Do’s and Don’ts of Winter Lawn Care

It's not uncommon for lawn care to fall by the wayside as temperatures drop and snow begins to cover the ground. Chances are your lawn mower is already in storage as you enjoy the break from outdoor gardening and yard chores until spring. However, maintaining your lawn throughout the winter will make for a healthy, strong lawn, and a smooth and seamless transition into spring. If neglected, issues like dead grass, overgrown weeds and an unruly landscape may arise. 
 
To maintain a healthy lawn throughout the winter, preparation and ongoing monitoring are key. Keep your lawn hydrated, fertilized and trimmed with these winter lawncare do's and don'ts.

 

Don’t mow after the first frost

Cold weather causes grass to become dormant, meaning it won't grow again until warm weather returns. This typically occurs after the first frost. Mowing grass during a dormant period can cause damage to your lawn due to the dropping temperatures. All grasses, both cool and warm season varieties, require a minimum temperature and amount of rainfall for growth. Give grass a trim before temperatures plummet, and put the mower in the shed until spring.

Do continue regular weeding throughout the winter

Though usually deemed an issue during the summer months, some weeds can withstand cold temperatures and continue to harm your grass during the winter. In fact, winter is the germination period for weeds. Common weeds like dandelions, cloves and thistles can quickly spread across your lawn, depriving grass of the nutrients, sunlight and space needed to thrive. It's best to remove unwanted weeds at first sight, when your lawn is moist or soft, but not covered in frost or snow; this makes for easy removal. To help streamline the process, use a weed removal tool to easily uproot weeds from the ground. Eliminating weeds during the winter will cut down on the amount of weeding required come spring.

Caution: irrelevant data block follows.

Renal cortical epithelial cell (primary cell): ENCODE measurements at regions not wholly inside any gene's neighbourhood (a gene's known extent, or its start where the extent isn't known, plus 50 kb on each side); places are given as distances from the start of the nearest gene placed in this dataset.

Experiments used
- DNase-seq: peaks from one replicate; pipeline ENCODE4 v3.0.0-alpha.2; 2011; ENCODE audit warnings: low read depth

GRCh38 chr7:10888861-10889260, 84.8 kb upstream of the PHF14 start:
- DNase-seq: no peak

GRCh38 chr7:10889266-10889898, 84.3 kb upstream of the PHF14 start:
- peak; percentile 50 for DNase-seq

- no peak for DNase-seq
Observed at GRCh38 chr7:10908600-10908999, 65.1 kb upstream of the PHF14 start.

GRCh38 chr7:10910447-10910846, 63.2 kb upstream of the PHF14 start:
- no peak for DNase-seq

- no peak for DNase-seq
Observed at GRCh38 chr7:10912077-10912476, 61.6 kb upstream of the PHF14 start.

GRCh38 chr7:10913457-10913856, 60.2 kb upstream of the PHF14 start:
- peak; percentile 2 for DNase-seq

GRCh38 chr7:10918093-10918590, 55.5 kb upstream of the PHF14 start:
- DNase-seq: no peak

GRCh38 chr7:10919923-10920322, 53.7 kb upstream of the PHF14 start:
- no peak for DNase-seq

Don’t walk on your lawn

Avoid walking on your lawn, especially if you live in an area with severe winters marked by low temperatures and abundant snowfall such as the Midwest or Northeast. Stepping on dormant grass can damage the turfgrass crown - the stem from which the rest of the grass grows, and continued foot traffic can lead to bare spots and compaction by spring. Instead, avoid damaging the grass by walking on paved walkways. Mark 'walkable' areas with reflectors, and be sure to keep paved walkways clear of snow to reduce chance of injury.

Do apply a lawn fertilizer

Applying fertilizer at the end of the fall season can keep your grass fed all winter long. Because the grass will be short, fertilizer can slowly seep into the soil. Begin by aerating your lawn to make room for fertilizer and alleviate soil compaction. Start with moist soil and be sure to make multiple passes over the most compacted areas that experience a lot of foot traffic. Once your lawn is aerated, follow it up with a fertilizer. Be sure to evenly distribute fertilizer throughout your lawn; fertilizer burn, or over fertilization of your lawn, can cause quite a bit of damage due to a buildup of salt in the soil.